Md. Seeking Local Phone Company

State Contract Has Been Handled By Bell Atlantic In Past

Milestone In Deregulation

Deal Could Be Worth `Millions And Millions' To Pact Recipient

April 22, 1997|By Timothy J. Mullaney | Timothy J. Mullaney,SUN STAFF

Marking a milestone in the deregulation of the telephone industry, the state of Maryland today will ask for proposals from bidders seeking to take the state's own local telephone service business away from traditional monopoly carrier Bell Atlantic Corp.

"This is historic," said Bell Atlantic-Maryland President Sherry F. Bellamy. "To my knowledge, there has not been a comparable scenario anywhere in the Bell Atlantic region. I don't know if there has been a comparable experience anywhere in the nation."

The state, as well as Congress and federal regulators, have been pushing for telephone deregulation for the last several years. But this is different, since the state is a huge phone customer as well as a regulator, and carriers are hotly anticipating the chance to bid on business that has been all but exclusively controlled by Bell Atlantic.

"I'm not sure even how to put a number on it, but it's millions and millions and millions of dollars," said Joe Haynes, Washington-Baltimore regional vice president for Teleport Communications Group, one of a bevy of local phone companies spawned by deregulation.

One of the reasons for the uncertainty is that the state has not told the carriers exactly what services it will put out for bid, executives at several phone companies said. In a business that has an exploding number of services, including basic local voice, data, specialized voice services and ferrying long-distance calls between callers' offices and long-distance calling networks that lack the street-by-street coverage of local systems, no one knows how big the contract can be until they know exactly what it includes.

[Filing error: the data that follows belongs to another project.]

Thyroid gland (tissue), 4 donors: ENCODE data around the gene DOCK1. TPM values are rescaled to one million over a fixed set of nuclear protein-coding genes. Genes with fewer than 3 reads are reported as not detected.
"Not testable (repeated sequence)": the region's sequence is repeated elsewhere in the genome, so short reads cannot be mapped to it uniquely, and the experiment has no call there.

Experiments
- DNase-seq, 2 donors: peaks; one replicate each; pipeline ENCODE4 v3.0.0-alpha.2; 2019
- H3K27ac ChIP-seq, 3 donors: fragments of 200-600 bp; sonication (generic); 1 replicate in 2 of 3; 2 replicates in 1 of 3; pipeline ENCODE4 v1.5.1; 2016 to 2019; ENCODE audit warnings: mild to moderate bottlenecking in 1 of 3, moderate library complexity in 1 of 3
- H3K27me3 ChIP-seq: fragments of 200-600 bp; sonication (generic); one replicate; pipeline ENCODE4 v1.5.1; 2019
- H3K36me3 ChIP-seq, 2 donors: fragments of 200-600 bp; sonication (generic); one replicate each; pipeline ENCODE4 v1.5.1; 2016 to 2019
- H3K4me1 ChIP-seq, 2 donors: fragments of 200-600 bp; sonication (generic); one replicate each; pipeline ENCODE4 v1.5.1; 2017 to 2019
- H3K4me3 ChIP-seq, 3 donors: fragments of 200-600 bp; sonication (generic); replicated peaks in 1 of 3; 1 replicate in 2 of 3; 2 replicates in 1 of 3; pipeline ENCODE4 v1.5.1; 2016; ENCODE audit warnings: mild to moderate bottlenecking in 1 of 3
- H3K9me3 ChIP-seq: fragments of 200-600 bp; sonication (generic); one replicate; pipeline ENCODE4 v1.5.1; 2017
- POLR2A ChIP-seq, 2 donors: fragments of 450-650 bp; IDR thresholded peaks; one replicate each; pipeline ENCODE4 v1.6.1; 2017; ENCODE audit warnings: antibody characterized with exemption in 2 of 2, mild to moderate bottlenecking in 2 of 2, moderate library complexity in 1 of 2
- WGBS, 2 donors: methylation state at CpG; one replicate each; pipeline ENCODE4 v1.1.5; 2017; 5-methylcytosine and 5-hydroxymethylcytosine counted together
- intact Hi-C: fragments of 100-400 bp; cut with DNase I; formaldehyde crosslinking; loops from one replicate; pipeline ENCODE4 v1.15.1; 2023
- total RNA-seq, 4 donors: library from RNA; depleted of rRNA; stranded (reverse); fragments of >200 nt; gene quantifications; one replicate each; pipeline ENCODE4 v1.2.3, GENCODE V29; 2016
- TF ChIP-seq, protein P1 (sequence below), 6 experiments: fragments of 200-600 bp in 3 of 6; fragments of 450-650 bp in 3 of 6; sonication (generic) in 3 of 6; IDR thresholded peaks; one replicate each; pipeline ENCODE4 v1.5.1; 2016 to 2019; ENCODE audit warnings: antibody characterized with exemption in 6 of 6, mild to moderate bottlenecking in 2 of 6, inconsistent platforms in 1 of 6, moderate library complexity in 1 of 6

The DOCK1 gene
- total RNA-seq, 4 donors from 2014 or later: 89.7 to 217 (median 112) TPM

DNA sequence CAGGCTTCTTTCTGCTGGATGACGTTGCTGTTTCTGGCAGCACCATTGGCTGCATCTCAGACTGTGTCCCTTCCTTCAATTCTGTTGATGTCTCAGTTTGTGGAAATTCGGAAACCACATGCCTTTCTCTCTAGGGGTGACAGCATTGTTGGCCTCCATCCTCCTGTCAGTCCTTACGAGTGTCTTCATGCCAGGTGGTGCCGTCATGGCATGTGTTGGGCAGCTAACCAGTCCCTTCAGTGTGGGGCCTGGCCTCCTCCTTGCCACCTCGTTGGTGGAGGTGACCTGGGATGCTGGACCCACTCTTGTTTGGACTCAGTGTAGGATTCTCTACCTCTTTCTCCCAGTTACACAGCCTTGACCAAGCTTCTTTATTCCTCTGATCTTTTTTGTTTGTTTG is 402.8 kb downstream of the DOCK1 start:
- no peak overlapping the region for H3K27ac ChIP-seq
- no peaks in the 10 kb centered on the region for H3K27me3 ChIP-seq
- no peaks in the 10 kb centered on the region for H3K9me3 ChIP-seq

Preston Dillard, the state's director of telecommunications, declined to say exactly what pieces of the state's business will be put out for bid, though he confirmed the request will be released today. He said the state hopes to award contracts by July, though he said losing bidders may appeal the award and delay signing of the contracts.

Dillard declined even to say how much the state has paid Bell Atlantic in the past, because he said the disclosure could invite misleading comparisons between the services the state has bought before and what it plans to put out for bid today. He said Bell Atlantic has had nearly all of the business in the past.

But there is little doubt the contract will be enormous. Since Maryland regulators in 1995 approved terms to let WorldCom Inc. enter the local phone business in the state, WorldCom, TCG and MCI, among others, have begun to build local networks and long-distance access facilities. But the biggest customers to switch part or all of their business to newcomers have been companies such as Legg Mason Inc., which went with MCI, and individual federal agencies such as the Social Security Administration, a WorldCom client.

By comparison, the state will have a $15.4 billion budget in fiscal 1998 and has almost 70,000 employees.

MCI, AT&T, TCG and Bell Atlantic said they intend to bid on the contract. But in an attempt to make it easier for the new competitors to vie for the deal, the state plans to divide the deal into separate packages serving Maryland's four major calling zones, which roughly correspond to the boundaries of metropolitan Baltimore, metropolitan Washington, the Eastern Shore and Western Maryland.

That helps the newcomers because virtually none of them plans to build a call-handling network serving rural areas anytime soon. Instead, they are concentrating their facilities in the Baltimore-Washington corridor, where dense populations and lots of major government and business clients mean they can reach most of the market at comparatively low cost.

For the state contract, that means the rural areas are likely to be conceded to Bell Atlantic while the real fight rages over serving the central part of the state.

"They don't want to serve Western Maryland," Bell Atlantic spokeswoman Shannon Fioravanti said. "They don't want to serve Southern Maryland, they don't want to serve the Eastern Shore. They want to serve the Washington-Baltimore metro. And that's all."

Pub Date: 4/22/97

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